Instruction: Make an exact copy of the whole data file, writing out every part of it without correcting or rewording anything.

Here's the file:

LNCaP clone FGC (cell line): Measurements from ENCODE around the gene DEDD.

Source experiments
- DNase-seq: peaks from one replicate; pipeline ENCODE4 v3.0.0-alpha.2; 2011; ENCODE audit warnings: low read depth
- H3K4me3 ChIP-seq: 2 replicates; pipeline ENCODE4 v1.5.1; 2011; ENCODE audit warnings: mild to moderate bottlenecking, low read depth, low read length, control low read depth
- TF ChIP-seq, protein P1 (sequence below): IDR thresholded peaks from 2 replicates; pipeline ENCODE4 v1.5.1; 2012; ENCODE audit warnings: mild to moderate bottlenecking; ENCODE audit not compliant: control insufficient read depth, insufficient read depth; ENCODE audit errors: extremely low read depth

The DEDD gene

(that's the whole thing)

LNCaP clone FGC (cell line): Measurements from ENCODE around the gene DEDD.

Source experiments
- DNase-seq: peaks from one replicate; pipeline ENCODE4 v3.0.0-alpha.2; 2011; ENCODE audit warnings: low read depth
- H3K4me3 ChIP-seq: 2 replicates; pipeline ENCODE4 v1.5.1; 2011; ENCODE audit warnings: mild to moderate bottlenecking, low read depth, low read length, control low read depth
- TF ChIP-seq, protein P1 (sequence below): IDR thresholded peaks from 2 replicates; pipeline ENCODE4 v1.5.1; 2012; ENCODE audit warnings: mild to moderate bottlenecking; ENCODE audit not compliant: control insufficient read depth, insufficient read depth; ENCODE audit errors: extremely low read depth

The DEDD gene